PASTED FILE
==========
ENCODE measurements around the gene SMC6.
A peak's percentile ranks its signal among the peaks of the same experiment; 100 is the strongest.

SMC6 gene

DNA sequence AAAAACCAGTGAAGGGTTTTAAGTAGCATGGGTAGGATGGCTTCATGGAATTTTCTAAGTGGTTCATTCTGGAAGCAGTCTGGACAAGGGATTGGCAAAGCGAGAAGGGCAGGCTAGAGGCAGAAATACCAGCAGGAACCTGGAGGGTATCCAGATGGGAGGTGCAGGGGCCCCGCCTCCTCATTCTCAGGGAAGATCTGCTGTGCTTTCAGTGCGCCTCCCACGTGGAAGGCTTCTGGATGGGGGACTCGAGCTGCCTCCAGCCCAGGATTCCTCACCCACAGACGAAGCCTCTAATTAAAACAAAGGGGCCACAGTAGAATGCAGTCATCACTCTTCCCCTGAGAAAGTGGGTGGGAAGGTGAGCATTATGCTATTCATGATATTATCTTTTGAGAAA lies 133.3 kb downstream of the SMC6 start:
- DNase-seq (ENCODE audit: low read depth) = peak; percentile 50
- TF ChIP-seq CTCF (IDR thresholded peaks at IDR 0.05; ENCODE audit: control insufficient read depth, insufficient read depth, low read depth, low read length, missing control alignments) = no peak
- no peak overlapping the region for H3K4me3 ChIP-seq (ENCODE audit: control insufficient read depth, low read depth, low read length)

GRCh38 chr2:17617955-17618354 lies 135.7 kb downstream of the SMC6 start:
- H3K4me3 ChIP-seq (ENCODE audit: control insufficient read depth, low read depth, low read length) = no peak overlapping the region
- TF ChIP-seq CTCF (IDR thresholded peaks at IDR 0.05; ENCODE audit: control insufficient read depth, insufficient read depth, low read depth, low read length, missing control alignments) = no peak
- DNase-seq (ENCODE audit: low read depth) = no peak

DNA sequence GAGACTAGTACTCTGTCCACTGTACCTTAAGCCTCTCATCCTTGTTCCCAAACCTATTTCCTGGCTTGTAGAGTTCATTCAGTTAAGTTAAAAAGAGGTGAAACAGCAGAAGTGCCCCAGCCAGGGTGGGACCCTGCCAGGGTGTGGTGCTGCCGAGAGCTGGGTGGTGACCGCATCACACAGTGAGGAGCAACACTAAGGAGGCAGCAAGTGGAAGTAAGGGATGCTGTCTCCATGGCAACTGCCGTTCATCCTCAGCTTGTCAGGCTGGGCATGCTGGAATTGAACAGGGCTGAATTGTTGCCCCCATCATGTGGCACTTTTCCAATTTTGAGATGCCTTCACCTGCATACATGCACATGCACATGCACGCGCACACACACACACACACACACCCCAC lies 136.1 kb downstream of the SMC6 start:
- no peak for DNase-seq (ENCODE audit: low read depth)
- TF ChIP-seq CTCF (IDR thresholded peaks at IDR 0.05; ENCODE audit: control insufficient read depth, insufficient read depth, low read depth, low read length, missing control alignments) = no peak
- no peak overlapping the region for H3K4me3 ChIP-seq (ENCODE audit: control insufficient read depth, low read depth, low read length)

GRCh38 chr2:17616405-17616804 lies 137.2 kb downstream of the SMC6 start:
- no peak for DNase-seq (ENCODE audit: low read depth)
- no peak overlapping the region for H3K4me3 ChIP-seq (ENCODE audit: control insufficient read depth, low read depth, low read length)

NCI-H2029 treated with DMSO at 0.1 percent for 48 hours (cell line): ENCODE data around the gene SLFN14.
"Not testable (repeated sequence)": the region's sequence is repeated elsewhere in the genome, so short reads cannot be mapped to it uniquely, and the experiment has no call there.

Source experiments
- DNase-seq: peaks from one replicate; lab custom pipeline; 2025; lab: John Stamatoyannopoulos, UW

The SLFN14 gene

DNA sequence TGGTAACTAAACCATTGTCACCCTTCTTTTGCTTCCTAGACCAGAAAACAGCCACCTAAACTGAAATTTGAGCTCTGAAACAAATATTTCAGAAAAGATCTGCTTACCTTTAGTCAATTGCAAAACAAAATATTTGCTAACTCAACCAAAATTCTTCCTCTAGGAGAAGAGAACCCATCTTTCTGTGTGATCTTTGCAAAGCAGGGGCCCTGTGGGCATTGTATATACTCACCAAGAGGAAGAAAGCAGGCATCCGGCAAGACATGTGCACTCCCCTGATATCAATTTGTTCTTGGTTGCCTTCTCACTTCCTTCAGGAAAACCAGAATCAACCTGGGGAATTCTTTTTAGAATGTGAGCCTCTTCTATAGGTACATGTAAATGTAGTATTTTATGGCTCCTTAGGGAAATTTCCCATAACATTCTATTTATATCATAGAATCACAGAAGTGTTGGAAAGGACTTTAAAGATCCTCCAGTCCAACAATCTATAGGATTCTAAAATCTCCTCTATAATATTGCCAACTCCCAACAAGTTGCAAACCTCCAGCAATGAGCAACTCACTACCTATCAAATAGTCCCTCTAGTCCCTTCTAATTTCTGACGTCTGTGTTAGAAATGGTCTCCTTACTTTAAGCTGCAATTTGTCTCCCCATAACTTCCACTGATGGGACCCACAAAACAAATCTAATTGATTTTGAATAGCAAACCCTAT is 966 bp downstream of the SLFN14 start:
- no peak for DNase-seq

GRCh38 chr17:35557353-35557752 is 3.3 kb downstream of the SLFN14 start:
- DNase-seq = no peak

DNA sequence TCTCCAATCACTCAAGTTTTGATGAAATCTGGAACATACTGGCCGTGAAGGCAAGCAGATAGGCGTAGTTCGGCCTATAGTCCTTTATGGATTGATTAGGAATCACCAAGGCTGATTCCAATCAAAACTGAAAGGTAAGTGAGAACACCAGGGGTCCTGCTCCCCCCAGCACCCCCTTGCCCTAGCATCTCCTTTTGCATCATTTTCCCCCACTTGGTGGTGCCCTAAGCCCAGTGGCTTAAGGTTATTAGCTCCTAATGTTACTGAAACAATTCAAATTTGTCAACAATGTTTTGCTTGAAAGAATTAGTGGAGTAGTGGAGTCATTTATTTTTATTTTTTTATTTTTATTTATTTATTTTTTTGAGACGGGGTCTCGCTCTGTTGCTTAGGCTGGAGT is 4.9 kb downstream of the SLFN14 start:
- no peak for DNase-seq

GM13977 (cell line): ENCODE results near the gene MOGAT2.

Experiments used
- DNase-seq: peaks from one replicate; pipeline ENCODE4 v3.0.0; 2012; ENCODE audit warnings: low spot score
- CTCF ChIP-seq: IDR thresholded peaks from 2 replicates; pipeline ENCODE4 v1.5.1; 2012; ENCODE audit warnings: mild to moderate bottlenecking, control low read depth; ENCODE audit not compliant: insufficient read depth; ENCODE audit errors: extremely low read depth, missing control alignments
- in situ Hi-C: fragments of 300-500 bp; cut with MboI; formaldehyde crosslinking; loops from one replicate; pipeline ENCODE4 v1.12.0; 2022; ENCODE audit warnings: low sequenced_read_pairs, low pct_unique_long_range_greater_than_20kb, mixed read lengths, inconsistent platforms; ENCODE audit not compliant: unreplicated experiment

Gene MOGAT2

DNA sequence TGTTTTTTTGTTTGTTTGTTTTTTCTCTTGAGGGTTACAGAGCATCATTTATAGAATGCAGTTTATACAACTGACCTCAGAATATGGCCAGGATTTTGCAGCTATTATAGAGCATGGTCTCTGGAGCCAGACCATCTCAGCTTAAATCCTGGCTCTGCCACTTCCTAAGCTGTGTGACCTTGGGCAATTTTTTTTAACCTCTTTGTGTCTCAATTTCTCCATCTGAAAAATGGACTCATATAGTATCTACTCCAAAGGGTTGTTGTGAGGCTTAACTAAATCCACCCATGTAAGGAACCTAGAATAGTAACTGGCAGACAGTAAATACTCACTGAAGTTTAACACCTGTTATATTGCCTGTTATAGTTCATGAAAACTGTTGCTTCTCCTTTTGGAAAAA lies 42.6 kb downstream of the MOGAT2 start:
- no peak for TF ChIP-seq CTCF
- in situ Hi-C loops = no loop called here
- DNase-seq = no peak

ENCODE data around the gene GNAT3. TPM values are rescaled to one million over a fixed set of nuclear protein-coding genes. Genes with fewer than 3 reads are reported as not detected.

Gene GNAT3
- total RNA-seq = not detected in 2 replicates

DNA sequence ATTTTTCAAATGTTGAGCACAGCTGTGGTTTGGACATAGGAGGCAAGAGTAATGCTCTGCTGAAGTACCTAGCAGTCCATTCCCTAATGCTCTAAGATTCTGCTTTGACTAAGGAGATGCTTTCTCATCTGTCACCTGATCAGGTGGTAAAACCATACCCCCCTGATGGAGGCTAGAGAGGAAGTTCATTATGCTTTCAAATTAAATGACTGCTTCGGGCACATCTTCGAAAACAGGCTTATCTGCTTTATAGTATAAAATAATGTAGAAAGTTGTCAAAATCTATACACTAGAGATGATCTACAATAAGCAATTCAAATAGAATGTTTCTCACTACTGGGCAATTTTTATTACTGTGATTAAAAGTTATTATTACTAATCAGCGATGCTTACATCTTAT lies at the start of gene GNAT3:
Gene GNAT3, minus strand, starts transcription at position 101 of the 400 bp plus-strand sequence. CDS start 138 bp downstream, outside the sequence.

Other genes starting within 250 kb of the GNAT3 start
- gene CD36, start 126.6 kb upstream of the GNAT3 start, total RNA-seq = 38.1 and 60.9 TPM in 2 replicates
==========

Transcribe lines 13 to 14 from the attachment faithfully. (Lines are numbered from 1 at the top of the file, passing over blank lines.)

- no peak for DNase-seq (ENCODE audit: low read depth)
- TF ChIP-seq CTCF (IDR thresholded peaks at IDR 0.05; ENCODE audit: control insufficient read depth, insufficient read depth, low read depth, low read length, missing control alignments) = no peak